Mark 10.32-34

They were on the road, going up to Jerusalem, Jesus leading the way; and the disciples were filled with awe, while those who followed behind were afraid. He took the Twelve aside and began to tell them what was going to happen to him. “We are now going to Jerusalem,” he said, “and the son of man will be given up to the chief priests and the doctors of the law; they will condemn him to death and hand him over to the foreign power. He will be mocked and spat upon, flogged and killed; and three days afterwards, he will rise again.”

Advertisements

One response

  1. First, we have a prophet here and he knows how this is going to go. He tells people, but the following passage indicates that they really don’t believe him; they are expecting to go into Jerusalem, see God kick the Romans out, and soon be sitting on thrones.The other thing about this. “The Jews” aren’t going to kill him. The Temple authorities: “chief priests and doctors of the law” are the ones who are going to hand him over to the foreign power.They are not going to have him stoned, which would be the normal sanction for a religious crime. Serving as a class of client rulers for the Romans, oppressing and exploiting their own people in pagan style, they are going to finger Jesus as an aspiring pretender to the throne of Israel, and the Romans will kill him for this political crime. He will not deny it, because (as I see it) he has in fact been annointed king.”Three days afterwards, he will rise again.” “Three days” here means something like “several,” in case you’ve ever tried to count this out on your fingers. The sticking point, of course, is “he will rise again.”Among Jews of this time, their martyred saints are expected to be resurrected in the last days. “Three days” is rather soon, but consistent with Jesus’ doctrine that the Kingdom was already present with him. Paul, much later, when he comes to believe that Jesus has been resurrected, concludes that this process has begun, and that all the righteous dead, Jesus the first of them, will be showing up any day now. As far as we can tell, this did not happen.What about the resurrection itself? Something convinced Jesus’ closest followers that it had in fact happened. A shared delusion?–an intangible spiritual influence they couldn’t deny?–or Jesus, still visiting them in embodied form? No doubt we’ll take this up later, but for now… is this really impossible? Do we believe more in matter and meat, or in the power of God?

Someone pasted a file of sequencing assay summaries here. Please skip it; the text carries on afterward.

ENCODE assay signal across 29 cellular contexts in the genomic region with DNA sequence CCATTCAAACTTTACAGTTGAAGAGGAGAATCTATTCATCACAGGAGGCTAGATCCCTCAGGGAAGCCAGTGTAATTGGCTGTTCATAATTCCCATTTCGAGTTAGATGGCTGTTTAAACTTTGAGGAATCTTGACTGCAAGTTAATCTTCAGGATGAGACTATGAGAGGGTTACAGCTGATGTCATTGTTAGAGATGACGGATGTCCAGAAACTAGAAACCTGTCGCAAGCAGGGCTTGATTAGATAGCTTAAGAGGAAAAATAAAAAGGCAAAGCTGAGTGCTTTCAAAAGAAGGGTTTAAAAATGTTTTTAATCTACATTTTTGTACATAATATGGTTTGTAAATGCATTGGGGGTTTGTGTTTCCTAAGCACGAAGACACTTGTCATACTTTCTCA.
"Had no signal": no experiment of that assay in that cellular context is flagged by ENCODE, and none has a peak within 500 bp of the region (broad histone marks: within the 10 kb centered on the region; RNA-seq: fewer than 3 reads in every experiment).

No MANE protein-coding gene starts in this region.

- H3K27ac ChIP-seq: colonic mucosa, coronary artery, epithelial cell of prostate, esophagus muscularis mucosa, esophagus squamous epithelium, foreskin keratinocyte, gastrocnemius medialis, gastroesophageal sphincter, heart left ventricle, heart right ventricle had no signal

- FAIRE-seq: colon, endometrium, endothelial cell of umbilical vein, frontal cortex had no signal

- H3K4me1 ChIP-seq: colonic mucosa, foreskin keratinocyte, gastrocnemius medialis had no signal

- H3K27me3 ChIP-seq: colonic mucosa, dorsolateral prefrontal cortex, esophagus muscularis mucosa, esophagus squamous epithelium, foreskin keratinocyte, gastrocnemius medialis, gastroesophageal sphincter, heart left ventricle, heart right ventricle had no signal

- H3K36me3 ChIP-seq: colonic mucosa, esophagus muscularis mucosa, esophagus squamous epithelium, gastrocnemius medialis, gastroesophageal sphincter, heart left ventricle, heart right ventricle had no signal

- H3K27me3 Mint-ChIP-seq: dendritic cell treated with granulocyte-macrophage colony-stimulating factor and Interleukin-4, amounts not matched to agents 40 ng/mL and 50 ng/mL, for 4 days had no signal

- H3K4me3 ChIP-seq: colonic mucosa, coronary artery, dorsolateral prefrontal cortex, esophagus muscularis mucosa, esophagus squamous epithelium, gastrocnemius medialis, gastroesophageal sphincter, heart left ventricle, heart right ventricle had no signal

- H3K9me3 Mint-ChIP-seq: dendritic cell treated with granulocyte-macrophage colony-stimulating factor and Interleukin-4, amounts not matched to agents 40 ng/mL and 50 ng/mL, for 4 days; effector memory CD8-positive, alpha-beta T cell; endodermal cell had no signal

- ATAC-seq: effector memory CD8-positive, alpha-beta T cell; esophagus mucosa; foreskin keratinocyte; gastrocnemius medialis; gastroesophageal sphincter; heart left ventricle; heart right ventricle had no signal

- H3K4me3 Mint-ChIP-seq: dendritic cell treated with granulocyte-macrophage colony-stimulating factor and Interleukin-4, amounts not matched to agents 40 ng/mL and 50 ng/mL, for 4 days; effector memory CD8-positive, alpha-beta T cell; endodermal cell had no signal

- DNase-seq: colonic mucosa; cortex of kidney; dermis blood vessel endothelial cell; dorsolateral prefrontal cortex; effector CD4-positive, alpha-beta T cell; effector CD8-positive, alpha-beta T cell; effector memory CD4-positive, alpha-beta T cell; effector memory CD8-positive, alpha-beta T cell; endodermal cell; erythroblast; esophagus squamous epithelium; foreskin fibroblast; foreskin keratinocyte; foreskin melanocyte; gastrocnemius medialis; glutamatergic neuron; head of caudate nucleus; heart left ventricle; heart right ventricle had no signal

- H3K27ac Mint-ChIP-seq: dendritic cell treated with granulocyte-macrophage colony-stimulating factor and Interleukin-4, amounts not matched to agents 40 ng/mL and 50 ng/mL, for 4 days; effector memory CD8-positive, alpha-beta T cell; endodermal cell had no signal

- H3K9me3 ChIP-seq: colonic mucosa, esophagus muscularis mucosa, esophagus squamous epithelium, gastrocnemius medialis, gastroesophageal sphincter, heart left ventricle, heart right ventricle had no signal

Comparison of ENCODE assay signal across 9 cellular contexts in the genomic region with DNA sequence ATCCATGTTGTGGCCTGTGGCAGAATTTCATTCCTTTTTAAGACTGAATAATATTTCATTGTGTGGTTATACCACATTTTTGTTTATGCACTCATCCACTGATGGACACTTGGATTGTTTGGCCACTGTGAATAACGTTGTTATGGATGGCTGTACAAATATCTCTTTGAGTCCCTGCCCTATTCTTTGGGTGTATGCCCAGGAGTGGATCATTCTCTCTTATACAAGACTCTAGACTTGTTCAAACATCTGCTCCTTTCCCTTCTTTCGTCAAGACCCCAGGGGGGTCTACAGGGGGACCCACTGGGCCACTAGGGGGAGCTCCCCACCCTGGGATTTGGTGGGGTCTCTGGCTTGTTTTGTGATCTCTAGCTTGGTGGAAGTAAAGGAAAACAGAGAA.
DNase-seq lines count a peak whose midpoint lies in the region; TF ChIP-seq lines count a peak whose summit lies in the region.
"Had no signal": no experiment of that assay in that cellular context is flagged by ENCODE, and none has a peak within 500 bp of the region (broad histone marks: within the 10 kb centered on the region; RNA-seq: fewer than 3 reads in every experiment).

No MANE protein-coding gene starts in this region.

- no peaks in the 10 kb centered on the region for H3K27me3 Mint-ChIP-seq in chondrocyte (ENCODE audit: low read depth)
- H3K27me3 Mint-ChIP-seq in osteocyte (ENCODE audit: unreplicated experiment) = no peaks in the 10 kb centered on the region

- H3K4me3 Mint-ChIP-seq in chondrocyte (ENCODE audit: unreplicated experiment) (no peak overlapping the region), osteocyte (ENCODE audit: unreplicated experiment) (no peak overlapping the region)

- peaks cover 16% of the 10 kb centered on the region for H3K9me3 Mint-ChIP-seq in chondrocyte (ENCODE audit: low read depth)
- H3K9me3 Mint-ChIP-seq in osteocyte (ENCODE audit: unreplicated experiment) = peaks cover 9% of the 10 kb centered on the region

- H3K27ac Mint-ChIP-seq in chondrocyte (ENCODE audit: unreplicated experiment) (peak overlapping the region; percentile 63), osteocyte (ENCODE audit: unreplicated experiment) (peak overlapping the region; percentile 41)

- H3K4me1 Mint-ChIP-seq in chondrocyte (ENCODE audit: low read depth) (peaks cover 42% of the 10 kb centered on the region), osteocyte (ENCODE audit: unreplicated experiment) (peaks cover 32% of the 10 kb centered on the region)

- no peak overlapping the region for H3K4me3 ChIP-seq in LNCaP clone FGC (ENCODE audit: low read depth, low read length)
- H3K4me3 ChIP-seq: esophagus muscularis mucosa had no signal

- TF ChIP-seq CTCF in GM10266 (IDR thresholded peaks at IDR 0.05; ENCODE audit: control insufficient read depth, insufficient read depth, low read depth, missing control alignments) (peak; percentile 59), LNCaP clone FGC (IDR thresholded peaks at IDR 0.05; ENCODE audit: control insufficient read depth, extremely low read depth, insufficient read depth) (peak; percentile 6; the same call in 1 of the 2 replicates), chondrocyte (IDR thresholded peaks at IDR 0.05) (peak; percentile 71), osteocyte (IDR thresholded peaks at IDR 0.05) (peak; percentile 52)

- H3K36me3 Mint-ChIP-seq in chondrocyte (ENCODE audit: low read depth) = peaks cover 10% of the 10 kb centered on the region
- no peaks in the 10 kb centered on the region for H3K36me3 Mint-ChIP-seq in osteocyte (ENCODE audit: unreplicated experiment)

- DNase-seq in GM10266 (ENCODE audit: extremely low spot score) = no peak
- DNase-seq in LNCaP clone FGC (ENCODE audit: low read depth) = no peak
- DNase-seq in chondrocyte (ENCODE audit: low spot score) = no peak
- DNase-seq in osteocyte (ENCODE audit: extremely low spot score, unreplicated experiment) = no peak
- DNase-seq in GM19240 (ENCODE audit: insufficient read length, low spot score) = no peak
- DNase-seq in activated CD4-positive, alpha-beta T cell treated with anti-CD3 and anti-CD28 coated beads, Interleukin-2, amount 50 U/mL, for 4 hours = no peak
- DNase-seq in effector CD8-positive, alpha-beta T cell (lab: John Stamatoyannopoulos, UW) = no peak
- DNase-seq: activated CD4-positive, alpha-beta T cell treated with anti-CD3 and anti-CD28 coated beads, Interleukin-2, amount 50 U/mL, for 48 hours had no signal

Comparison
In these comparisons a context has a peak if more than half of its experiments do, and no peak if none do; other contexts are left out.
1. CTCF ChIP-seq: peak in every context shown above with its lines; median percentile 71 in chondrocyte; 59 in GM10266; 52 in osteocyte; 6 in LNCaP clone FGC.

Leave a Reply

Fill in your details below or click an icon to log in:

WordPress.com Logo

You are commenting using your WordPress.com account. Log Out / Change )

Twitter picture

You are commenting using your Twitter account. Log Out / Change )

Facebook photo

You are commenting using your Facebook account. Log Out / Change )

Google+ photo

You are commenting using your Google+ account. Log Out / Change )

Connecting to %s